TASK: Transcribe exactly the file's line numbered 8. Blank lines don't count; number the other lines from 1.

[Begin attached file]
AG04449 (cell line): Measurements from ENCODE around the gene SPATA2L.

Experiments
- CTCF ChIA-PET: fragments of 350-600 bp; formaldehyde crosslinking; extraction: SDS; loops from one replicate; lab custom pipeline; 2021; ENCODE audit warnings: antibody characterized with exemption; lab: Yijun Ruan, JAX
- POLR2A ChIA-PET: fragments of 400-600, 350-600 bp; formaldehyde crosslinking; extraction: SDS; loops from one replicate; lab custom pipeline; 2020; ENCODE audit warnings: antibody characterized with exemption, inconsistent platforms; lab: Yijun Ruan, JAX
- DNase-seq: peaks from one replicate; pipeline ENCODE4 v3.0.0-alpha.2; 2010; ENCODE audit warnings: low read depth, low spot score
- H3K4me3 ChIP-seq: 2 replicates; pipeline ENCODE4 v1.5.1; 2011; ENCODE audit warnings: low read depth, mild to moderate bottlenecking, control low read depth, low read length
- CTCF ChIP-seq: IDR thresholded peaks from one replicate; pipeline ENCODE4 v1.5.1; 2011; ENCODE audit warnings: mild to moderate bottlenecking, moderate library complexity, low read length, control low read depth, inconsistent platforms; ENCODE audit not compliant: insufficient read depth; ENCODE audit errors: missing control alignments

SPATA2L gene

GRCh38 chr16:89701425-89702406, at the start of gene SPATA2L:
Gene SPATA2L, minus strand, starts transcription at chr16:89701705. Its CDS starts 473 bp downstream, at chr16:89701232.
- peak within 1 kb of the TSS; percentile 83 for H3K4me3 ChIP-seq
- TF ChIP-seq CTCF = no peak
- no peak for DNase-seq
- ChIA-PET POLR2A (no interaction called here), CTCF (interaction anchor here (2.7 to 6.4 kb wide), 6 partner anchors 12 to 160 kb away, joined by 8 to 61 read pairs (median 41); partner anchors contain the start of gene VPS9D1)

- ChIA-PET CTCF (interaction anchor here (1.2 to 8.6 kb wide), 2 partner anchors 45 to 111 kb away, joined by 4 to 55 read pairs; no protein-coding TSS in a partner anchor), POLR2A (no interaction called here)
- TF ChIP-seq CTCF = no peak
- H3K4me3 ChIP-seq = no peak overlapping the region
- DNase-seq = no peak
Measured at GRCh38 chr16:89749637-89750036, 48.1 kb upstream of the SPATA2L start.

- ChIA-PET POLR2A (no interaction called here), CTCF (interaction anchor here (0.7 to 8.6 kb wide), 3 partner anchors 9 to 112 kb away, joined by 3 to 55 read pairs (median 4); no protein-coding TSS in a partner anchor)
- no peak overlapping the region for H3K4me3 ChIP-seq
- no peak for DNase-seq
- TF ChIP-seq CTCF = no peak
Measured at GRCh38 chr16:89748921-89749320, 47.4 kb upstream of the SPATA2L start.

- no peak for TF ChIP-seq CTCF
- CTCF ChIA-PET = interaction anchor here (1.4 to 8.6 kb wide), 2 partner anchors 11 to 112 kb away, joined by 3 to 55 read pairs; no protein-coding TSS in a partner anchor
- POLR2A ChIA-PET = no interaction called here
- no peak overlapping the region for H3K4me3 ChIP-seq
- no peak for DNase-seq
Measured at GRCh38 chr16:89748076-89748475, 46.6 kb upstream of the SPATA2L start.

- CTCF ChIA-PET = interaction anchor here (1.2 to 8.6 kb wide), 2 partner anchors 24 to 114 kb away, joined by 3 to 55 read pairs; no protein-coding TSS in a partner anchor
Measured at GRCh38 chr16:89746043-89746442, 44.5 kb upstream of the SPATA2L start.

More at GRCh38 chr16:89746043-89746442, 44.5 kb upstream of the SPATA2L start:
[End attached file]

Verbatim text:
SPATA2L gene